On October 18, 2010, the Department of Justice (DOJ), along with the State of Michigan, filed suit under Section 1 of the Sherman Act and Section 2 of the Michigan Antitrust Reform Act to prohibit defendant Blue Cross Blue Shield of Michigan from including or enforcing “most favored nation” clauses (MFNs) in its contracts with Michigan hospitals. See http://www.justice.gov/opa/pr/2010/October/10-at-1160.html.

Under Section 1 of the Sherman Act, contracts that unreasonably restrain competition and affect interstate commerce are illegal. In its recent suit, the DOJ alleges that Blue Cross’ use of MFNs violates the Sherman Act because those contract provisions unreasonably restrain trade. The lawsuit differentiates between two forms of MFN clauses in use in Michigan. “MFN-plus” clauses require hospitals to charge Blue Cross competitors more than they charge Blue Cross (up to 40%). “Equal-to MFNs” require hospitals to charge other commercial insurance companies no less than what Blue Cross is charged. According to the Complaint, Blue Cross is the largest provider of commercial health insurance in Michigan. DOJ alleges that Blue Cross policies cover more than 60% of the insured population and that Blue Cross purchases hospital services from all 131 of the general acute care hospitals in the State of Michigan.

According to DOJ, very few hospitals have been able to refuse Blue Cross’ demand for an MFN, and, as a result, Blue Cross has agreements containing MFNs, or their equivalent, with 70 of Michigan’s 131 hospitals. MFN clauses raise concerns because they may prevent potential competitors from obtaining hospital services at competitive prices; they may also hamper the ability of hospitals freely to negotiate with other insurers and prevent hospitals from offering any discounts or other, innovative cost-saving strategies to Blue Cross competitors.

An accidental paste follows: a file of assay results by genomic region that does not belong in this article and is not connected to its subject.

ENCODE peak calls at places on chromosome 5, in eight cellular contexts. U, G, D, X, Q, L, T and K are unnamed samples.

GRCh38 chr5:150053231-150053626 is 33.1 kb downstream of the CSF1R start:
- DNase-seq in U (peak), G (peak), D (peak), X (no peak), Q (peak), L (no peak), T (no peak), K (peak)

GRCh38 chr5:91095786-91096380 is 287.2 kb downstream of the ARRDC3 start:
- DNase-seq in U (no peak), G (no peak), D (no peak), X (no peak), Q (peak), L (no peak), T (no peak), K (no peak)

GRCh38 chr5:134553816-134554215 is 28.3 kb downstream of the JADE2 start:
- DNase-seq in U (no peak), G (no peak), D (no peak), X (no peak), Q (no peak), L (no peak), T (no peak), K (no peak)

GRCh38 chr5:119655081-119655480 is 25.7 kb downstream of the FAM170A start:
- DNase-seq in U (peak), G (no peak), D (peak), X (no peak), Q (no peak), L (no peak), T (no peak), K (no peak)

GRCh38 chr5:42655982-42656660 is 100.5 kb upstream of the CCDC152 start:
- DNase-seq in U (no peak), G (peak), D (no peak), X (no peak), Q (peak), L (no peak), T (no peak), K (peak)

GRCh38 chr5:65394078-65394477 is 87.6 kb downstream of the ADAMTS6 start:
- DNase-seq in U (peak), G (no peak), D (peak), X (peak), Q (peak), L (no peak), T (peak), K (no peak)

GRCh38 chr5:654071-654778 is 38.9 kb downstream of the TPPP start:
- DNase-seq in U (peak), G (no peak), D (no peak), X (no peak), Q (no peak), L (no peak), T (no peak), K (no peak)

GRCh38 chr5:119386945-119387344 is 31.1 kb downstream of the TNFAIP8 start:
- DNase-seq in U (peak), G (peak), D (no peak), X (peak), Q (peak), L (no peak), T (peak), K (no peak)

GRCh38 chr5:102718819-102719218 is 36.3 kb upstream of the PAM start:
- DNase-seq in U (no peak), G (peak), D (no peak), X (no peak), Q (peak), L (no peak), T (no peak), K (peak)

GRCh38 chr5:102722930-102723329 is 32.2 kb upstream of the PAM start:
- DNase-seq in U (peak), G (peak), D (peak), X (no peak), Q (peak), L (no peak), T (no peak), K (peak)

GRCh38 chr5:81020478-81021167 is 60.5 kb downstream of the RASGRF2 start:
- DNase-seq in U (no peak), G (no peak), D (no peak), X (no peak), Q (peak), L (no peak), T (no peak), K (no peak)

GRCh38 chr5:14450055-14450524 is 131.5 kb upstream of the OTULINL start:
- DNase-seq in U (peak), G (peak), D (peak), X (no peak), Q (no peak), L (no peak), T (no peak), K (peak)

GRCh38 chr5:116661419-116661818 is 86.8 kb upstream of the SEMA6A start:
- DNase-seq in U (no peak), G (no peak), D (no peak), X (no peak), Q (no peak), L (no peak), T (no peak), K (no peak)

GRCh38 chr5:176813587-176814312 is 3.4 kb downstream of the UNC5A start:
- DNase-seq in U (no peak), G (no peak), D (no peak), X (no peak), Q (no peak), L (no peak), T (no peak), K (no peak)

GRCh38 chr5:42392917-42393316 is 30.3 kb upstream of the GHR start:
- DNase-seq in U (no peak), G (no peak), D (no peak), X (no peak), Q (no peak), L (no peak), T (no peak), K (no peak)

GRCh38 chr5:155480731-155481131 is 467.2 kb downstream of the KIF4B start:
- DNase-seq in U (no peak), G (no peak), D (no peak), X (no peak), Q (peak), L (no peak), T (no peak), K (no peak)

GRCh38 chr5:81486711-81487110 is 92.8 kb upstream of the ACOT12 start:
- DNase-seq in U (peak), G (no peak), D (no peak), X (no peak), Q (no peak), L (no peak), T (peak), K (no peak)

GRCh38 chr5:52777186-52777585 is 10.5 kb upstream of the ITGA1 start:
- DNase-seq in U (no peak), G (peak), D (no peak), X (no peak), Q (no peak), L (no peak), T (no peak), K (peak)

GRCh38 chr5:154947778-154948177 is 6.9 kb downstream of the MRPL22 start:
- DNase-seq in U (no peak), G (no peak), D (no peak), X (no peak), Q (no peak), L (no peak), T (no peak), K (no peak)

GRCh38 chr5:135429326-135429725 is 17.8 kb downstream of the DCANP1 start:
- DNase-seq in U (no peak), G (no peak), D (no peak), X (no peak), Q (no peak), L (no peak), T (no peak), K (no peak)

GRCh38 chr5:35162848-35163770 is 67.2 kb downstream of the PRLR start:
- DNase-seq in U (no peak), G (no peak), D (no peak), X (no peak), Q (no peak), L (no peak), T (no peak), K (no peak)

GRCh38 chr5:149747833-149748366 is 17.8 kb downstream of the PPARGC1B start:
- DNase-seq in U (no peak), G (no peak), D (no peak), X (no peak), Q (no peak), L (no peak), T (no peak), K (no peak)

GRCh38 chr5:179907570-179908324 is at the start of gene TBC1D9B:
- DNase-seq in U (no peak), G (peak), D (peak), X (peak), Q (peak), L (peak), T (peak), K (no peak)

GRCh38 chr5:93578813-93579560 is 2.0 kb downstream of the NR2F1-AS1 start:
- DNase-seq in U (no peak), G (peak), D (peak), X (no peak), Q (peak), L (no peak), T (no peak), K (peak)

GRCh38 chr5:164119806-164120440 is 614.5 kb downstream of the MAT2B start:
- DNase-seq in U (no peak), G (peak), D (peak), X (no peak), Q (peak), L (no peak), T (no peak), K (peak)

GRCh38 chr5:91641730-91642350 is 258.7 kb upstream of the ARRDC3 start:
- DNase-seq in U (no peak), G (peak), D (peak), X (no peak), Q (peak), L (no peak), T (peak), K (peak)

More specifically, DOJ alleges that Blue Cross’ MFNs are anti-competitive because they: (1) reduce the ability of other health insurers to compete with Blue Cross (or altogether exclude competitors in certain markets); and (2) raise prices paid by Blue Cross competitors and by self-insured employers. DOJ further alleges that, as a result of Blue Cross’ anti-competitive conduct, employers and individual purchasers pay more for health insurance in Michigan.

In the press release accompanying DOJ’s antitrust action, Christine Varney, Assistant Attorney General in charge of the Department of Justice’s Antitrust Division stated: “American consumers deserve affordable healthcare at competitive prices, and the Antitrust Division will vigorously pursue anticompetitive actions that stand in the way of achieving that goal.”

For additional information, please find attached a link to our most recent client alert dated October 21, 2010, titled: “DOJ Brings Antitrust Suit Against Blue Cross Blue Shield of Michigan.”